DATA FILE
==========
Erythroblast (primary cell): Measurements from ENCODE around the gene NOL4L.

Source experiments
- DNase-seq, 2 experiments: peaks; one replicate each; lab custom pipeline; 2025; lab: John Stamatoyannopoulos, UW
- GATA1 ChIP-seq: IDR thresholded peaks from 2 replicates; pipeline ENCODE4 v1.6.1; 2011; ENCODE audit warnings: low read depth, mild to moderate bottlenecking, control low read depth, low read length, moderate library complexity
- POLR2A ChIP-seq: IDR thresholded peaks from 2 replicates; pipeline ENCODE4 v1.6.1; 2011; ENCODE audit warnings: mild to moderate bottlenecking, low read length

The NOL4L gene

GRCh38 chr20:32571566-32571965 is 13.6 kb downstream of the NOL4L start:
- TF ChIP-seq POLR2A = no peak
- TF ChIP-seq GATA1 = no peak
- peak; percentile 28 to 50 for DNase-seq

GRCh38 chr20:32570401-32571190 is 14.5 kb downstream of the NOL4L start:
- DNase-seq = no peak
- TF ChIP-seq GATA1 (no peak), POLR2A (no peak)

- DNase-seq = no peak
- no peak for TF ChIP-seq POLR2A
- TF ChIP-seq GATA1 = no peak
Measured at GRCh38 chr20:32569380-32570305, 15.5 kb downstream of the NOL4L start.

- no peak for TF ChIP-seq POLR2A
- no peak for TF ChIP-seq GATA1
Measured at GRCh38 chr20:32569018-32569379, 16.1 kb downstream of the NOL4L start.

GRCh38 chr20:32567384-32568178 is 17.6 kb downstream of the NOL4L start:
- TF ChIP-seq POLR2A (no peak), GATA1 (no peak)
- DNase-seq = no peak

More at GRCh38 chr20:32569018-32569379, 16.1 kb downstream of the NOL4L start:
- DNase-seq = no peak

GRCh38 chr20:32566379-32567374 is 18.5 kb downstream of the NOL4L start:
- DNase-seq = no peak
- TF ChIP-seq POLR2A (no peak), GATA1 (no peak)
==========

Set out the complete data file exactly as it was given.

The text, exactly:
Erythroblast (primary cell): Measurements from ENCODE around the gene NOL4L.

Source experiments
- DNase-seq, 2 experiments: peaks; one replicate each; lab custom pipeline; 2025; lab: John Stamatoyannopoulos, UW
- GATA1 ChIP-seq: IDR thresholded peaks from 2 replicates; pipeline ENCODE4 v1.6.1; 2011; ENCODE audit warnings: low read depth, mild to moderate bottlenecking, control low read depth, low read length, moderate library complexity
- POLR2A ChIP-seq: IDR thresholded peaks from 2 replicates; pipeline ENCODE4 v1.6.1; 2011; ENCODE audit warnings: mild to moderate bottlenecking, low read length

The NOL4L gene

GRCh38 chr20:32571566-32571965 is 13.6 kb downstream of the NOL4L start:
- TF ChIP-seq POLR2A = no peak
- TF ChIP-seq GATA1 = no peak
- peak; percentile 28 to 50 for DNase-seq

GRCh38 chr20:32570401-32571190 is 14.5 kb downstream of the NOL4L start:
- DNase-seq = no peak
- TF ChIP-seq GATA1 (no peak), POLR2A (no peak)

- DNase-seq = no peak
- no peak for TF ChIP-seq POLR2A
- TF ChIP-seq GATA1 = no peak
Measured at GRCh38 chr20:32569380-32570305, 15.5 kb downstream of the NOL4L start.

- no peak for TF ChIP-seq POLR2A
- no peak for TF ChIP-seq GATA1
Measured at GRCh38 chr20:32569018-32569379, 16.1 kb downstream of the NOL4L start.

GRCh38 chr20:32567384-32568178 is 17.6 kb downstream of the NOL4L start:
- TF ChIP-seq POLR2A (no peak), GATA1 (no peak)
- DNase-seq = no peak

More at GRCh38 chr20:32569018-32569379, 16.1 kb downstream of the NOL4L start:
- DNase-seq = no peak

GRCh38 chr20:32566379-32567374 is 18.5 kb downstream of the NOL4L start:
- DNase-seq = no peak
- TF ChIP-seq POLR2A (no peak), GATA1 (no peak)